Harald Kreher on LinkedIn – Russell Lincoln Ackoff: 10-week countdown to his 100th birthday (12 February 1919). Remembrance. Reverence. Reflection.

Go and follow Harald on LinkedIn for more.

#RLA100. Russell Lincoln Ackoff: 10-week countdown to his 100th birthday (12 February 1919). Remembrance. Reverence. Reflection.

Harald Kreher

Professor Russell Ackoff was a great scholar, educator, consultant … and much more. Intellectual and pragmatic. Logician, mathematician, philosopher, … , systemist.

He was and excelled at so many things. One could fill an encyclopedia with #s trying to do him justice. The following I want to choose – feeling awkward about it as I am fairly old-fashioned and myself not too at-, dis-, ex-tracted 😉 by what some filters and algos suggest to be of relevance, based on keywords. Nevertheless, today I give in a little because I think Russ had deserved that he catches attention by more than those who watch out for reference to his vast body of contributions anyway.

#RLA100 #RLA #Ackoff #management #systems #systemsthinking #systemspractice #whole #holistic #purpose #inquiry #orientation #principles #approach #mindset #education #learning #future #design #interaction #philosophy #perspective #theory #practice #sensemaking #complexity #purposeful #human #mess #methodology #logic #method #strategy #organisation #process #efficiency #effectiveness #foundation #essence #DIKW #knowledge #understanding #wisdom #intellect #humour #flaws #entertainment #enlightenment #professionals #linkedin #tribute #differentiation #analysis #synthesis #relevance #rigour #remembrance #reverence #reflection

Few could nail an issue as cogent as he. Right on point. Yet always circumspective, bringing together contents and context – and consequences.

His sharp mind was accompanied by a sharp tongue that chiselled sentences of precision to stand the test of time. And hishumour was just as sharp.

Those who experienced him live will agree. Those who experience(d) him via books or (better to get a feel for the type of personality and clarity of deliverance) videos, regularly are stunned, along the lines of:

Brilliant. How clear. So succinct. Spot on.

So much of his understanding and wisdom is of fundamental essence. Theory and practice has developed, of course. But all development needs a sound, sturdy foundation.

Russ’ foundation is rock solid. Timeless.

A source and guide for sensemaking and design of interactive, complex human systems. And he has been at knowledge and understanding thereof long before systems – in the wider sense of the word – became fashionable. Fashionable industry would (to expand reference to architecture) benefit from more knowledge of the statics and understanding of the pillarsit builds on.

I would hold that lack thereof is one of the main reasons why (modern) systems approaches often are used on and understood from a process level/perspective only. Organisation and strategy fall short. And efforts then may bring short-term efficiency, but no long-term effectiveness.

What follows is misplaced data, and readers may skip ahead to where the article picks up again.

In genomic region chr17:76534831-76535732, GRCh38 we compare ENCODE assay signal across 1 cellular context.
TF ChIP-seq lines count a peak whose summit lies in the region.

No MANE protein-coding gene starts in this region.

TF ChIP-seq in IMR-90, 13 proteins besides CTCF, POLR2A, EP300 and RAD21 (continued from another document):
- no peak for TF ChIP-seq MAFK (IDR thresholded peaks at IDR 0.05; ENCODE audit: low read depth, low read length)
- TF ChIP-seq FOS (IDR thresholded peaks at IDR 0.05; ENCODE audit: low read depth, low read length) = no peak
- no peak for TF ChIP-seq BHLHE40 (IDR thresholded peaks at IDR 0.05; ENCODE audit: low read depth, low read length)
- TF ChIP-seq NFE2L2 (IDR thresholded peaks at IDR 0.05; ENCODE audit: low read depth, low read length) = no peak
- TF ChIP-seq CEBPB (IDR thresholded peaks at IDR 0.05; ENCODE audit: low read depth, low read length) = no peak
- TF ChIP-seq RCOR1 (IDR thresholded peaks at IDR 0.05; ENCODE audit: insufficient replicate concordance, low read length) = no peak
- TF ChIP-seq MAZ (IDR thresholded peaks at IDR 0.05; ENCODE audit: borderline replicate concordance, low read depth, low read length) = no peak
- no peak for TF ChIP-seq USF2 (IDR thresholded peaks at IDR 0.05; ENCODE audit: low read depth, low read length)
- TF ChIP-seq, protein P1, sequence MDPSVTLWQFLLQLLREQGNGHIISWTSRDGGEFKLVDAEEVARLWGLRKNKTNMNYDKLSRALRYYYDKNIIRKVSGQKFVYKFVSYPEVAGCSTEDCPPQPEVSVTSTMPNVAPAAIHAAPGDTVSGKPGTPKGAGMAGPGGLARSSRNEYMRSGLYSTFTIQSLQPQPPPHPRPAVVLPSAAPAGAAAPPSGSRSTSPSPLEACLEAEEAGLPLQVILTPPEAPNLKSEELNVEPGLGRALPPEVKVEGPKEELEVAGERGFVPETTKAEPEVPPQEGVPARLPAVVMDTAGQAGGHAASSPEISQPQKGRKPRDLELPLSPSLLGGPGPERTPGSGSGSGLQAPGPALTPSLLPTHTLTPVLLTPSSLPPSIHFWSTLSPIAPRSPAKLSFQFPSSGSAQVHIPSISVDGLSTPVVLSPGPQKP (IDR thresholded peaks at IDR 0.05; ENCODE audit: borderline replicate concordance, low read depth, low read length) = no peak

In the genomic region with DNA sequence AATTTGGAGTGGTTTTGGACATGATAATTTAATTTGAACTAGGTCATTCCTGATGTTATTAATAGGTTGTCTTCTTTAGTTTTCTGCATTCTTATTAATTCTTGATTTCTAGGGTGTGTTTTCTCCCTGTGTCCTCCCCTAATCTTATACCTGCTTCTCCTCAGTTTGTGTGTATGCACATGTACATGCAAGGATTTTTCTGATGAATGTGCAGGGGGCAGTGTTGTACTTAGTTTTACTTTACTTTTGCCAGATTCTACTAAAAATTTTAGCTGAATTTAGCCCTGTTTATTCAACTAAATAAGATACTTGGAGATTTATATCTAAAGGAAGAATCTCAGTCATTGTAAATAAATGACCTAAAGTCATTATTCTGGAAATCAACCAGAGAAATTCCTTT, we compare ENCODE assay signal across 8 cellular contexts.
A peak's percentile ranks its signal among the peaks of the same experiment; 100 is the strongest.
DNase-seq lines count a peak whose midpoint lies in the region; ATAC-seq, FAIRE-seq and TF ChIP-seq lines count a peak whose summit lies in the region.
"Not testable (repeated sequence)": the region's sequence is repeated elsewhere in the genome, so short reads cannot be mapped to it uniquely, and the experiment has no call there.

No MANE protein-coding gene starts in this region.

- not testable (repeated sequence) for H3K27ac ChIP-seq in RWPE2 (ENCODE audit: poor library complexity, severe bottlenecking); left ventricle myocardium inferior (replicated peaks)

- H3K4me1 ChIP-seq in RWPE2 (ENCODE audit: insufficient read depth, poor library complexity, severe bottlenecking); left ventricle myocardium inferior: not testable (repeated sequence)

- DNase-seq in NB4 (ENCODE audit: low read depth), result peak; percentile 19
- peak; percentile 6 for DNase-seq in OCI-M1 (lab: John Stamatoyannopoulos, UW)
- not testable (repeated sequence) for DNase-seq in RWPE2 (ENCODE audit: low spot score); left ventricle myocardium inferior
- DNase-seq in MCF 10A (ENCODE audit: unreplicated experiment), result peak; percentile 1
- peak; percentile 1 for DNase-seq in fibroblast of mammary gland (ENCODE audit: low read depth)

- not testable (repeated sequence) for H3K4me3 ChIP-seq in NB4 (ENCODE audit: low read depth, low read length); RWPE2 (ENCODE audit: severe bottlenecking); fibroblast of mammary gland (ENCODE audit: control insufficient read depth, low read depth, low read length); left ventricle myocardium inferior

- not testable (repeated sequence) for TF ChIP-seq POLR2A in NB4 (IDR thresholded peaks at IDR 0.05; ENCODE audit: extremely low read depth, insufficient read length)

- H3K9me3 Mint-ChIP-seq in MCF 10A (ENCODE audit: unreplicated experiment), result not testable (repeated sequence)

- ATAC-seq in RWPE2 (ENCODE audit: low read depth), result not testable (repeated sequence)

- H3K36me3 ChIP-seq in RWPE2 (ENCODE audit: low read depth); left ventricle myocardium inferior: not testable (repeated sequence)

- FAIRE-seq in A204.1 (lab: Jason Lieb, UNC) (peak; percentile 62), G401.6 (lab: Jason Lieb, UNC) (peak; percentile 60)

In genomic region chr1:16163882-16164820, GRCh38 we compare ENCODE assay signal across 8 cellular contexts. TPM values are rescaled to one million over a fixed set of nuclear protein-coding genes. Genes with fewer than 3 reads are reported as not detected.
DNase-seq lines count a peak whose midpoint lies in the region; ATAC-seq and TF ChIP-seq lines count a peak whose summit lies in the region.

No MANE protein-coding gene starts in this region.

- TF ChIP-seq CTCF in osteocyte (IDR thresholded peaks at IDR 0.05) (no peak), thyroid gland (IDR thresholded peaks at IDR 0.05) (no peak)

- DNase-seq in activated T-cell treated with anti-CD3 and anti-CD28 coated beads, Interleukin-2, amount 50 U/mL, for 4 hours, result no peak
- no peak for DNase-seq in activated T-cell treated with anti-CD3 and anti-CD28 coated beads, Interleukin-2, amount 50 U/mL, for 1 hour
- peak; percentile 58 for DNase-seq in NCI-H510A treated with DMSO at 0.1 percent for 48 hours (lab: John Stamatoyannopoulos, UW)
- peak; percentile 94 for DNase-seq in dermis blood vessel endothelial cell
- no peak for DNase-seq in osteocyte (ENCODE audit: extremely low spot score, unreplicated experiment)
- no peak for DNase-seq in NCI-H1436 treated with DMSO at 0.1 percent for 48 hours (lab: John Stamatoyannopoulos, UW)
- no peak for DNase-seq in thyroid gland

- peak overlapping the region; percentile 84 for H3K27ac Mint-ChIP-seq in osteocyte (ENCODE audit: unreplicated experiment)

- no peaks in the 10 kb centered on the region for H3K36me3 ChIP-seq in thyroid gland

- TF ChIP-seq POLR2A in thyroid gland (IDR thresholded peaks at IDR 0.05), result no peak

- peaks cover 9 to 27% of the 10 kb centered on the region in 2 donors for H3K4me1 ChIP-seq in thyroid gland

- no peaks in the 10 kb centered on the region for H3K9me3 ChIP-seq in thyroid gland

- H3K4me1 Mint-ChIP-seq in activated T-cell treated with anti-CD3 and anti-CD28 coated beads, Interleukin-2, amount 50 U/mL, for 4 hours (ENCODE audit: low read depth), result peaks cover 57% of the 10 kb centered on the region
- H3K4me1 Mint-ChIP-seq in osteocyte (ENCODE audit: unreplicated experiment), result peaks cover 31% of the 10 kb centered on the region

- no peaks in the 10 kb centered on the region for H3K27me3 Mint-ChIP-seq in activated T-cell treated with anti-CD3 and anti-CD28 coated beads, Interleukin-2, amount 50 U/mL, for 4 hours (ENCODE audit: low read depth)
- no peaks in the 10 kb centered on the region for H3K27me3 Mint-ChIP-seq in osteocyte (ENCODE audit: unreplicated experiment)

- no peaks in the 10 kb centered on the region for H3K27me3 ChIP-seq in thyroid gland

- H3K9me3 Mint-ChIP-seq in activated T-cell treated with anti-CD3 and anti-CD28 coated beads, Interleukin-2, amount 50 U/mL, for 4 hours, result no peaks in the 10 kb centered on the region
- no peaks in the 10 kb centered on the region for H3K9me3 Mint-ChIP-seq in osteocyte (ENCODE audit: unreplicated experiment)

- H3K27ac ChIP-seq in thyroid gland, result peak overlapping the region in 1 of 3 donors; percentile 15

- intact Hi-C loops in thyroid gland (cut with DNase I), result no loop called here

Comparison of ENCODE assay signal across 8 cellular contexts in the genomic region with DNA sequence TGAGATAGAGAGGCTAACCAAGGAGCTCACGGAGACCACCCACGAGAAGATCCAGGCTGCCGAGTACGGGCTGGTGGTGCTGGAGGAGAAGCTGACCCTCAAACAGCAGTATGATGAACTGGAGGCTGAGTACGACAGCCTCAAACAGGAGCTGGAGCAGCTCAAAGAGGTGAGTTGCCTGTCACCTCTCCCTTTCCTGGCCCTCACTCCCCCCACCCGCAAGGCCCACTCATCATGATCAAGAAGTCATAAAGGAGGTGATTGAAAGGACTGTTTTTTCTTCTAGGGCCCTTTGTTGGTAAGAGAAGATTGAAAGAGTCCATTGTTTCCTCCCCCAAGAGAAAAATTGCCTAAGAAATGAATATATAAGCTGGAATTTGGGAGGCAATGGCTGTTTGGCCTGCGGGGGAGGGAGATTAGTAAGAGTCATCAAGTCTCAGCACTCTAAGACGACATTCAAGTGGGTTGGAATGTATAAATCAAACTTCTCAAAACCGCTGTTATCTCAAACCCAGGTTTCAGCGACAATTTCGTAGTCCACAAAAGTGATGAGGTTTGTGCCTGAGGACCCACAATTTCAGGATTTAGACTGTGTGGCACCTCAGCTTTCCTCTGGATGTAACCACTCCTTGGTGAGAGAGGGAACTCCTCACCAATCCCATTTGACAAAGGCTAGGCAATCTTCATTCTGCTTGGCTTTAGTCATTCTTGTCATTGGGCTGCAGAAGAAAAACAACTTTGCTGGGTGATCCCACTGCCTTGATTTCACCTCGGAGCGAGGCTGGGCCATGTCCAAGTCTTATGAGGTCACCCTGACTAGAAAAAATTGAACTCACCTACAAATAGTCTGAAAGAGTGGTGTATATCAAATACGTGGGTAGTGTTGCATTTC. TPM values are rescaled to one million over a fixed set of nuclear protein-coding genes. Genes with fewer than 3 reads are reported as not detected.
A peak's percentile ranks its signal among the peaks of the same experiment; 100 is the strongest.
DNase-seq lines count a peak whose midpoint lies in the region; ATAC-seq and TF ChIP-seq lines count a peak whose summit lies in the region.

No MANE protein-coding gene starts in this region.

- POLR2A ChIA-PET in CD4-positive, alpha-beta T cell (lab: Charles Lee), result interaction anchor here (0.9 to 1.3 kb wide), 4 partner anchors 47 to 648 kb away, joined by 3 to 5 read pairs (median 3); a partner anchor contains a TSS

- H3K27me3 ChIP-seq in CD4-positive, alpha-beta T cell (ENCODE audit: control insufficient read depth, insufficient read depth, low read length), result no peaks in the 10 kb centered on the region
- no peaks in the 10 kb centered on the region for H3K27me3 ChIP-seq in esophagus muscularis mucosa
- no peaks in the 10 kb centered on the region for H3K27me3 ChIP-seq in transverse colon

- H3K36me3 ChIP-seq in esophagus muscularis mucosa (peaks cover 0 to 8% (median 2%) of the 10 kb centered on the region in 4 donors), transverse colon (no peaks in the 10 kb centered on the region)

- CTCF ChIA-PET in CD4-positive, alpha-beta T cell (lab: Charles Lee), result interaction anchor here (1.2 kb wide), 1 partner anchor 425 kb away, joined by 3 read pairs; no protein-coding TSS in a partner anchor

Systems therefore is not a tool or a theory for normed (or even certified meticulous step-by-step) application, but a mindset and philosophy – as much as a holistic and wholesome practice.

  • It is a construct and method to inquire into, engage with, and design the complex world.
  • It is a frame of orientation to manage messes and complexity.
  • It has principles and guidelines, not rigid rules or (standard operating) procedures.
  • It is user-dependent and changes with user and usage.
  • It is a methodology, an approach that follows the logos of method.

Russell Ackoff has taught and influenced many. In academia, industry, and public sector. In many different countries. In continental Europe he is unfortunately less known than in the English-speaking world.

To all those not RLA fans yet, but curious to learn about and more so from him, I would recommend (from the many publications of his) the following two. They are both entry level to and summary of his wisdom (reference to the DIK-Understanding-W pyramid):

“Management in Small Doses” and “Ackoff’s F/laws The Cake”

Both absolute gems, treasure chests of decades of experience as teacher and practitioner in

quintessential Russ style:

  • entertaining
  • educational
  • enlightening
  • effective
  • elegant

Russ’ ability to explain was compelling.

LinkedIn is a platform for professionals. The ones I regularly exchange with are all applying some form of systems thinking in their practice. However, not all were familiar with RLA and the pile of gems he left behind. Where I made reference to his works, spread the word, instilled pieces of his insights, was a (hope so) non-intrusive and friendly “missionary”, I can honestly and with joy report,

not one (sic!), who did not take to Russ and saw relevance for their own work.